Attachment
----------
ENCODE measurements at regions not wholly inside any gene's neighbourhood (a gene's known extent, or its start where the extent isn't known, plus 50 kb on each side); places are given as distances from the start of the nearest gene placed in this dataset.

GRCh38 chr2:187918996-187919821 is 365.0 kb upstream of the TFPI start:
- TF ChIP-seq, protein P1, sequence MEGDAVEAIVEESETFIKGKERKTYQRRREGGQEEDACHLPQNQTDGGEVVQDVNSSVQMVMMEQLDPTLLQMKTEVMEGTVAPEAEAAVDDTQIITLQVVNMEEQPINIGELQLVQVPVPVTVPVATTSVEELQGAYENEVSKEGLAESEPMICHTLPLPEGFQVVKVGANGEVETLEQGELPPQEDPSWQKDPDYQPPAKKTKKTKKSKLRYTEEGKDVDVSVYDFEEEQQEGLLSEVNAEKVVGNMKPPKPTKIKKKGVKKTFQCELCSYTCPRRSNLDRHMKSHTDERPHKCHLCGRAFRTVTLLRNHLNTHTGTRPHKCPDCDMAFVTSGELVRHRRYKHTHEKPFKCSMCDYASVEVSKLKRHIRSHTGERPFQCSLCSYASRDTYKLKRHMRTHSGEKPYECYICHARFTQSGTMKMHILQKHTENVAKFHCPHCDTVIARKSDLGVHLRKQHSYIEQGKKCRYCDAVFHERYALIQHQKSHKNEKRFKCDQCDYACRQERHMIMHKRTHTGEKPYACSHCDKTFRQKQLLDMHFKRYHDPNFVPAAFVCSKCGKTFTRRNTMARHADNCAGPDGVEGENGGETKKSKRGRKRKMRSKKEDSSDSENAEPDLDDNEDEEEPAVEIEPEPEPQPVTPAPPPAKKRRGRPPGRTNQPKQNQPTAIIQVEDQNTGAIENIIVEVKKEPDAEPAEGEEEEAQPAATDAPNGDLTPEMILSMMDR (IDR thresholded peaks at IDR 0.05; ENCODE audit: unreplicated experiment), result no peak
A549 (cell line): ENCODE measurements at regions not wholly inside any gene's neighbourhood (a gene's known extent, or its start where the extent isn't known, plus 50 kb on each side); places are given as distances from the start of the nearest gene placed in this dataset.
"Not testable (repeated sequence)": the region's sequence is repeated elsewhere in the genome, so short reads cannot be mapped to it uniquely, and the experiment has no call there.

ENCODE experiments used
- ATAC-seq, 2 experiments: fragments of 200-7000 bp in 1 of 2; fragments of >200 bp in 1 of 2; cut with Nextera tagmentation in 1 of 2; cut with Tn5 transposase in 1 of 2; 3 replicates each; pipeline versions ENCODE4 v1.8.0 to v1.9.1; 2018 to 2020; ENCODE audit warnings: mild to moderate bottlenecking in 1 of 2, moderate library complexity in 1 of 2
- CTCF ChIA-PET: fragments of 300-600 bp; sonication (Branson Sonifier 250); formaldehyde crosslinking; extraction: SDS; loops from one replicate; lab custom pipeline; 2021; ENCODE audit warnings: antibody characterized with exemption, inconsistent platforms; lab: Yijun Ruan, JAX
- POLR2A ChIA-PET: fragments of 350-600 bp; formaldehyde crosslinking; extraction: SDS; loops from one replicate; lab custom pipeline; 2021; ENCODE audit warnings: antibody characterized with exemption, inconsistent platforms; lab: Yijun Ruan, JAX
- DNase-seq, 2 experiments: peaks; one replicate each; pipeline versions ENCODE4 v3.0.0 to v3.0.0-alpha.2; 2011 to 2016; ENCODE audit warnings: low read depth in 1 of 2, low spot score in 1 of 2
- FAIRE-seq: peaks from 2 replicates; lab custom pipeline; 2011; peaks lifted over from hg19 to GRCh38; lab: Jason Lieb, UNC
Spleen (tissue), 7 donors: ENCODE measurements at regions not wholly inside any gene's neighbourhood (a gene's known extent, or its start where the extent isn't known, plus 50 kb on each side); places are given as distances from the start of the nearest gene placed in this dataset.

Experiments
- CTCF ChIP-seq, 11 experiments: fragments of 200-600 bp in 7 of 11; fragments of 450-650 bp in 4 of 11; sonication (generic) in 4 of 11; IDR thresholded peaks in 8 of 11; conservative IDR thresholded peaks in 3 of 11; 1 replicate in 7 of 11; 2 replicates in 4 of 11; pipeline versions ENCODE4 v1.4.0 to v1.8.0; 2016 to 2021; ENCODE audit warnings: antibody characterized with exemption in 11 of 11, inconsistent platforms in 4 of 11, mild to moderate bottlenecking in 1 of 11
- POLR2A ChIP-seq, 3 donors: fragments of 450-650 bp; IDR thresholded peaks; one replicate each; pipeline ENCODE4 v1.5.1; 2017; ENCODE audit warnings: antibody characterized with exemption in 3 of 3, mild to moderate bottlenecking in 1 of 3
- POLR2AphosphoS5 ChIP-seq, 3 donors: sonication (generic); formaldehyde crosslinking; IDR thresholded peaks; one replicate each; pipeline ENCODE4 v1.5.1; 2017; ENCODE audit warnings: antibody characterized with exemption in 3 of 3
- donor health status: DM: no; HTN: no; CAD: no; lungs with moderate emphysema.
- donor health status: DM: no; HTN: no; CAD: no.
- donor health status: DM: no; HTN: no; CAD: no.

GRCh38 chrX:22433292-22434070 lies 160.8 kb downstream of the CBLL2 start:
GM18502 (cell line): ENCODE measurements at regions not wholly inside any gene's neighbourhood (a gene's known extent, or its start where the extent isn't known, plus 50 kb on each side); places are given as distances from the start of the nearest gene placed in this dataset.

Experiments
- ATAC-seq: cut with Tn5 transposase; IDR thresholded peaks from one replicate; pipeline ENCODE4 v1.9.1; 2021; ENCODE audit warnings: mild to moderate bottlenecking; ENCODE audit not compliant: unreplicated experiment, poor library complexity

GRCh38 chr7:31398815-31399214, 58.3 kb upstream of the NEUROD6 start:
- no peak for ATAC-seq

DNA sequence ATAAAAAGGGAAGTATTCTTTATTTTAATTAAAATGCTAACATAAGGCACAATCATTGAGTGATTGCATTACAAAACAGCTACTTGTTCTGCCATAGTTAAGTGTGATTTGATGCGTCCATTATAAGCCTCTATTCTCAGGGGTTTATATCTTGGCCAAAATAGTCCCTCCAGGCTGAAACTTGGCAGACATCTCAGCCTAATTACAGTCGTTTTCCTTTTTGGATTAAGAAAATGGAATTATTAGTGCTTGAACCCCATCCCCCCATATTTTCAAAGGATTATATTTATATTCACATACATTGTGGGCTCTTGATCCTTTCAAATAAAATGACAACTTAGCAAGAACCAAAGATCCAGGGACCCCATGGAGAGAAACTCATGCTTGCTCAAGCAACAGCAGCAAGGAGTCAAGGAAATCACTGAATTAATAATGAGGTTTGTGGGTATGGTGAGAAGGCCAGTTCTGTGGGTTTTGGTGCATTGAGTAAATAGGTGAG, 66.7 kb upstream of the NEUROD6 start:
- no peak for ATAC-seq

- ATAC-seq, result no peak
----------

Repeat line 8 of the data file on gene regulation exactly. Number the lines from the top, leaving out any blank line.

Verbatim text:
- CTCF ChIA-PET: fragments of 300-600 bp; sonication (Branson Sonifier 250); formaldehyde crosslinking; extraction: SDS; loops from one replicate; lab custom pipeline; 2021; ENCODE audit warnings: antibody characterized with exemption, inconsistent platforms; lab: Yijun Ruan, JAX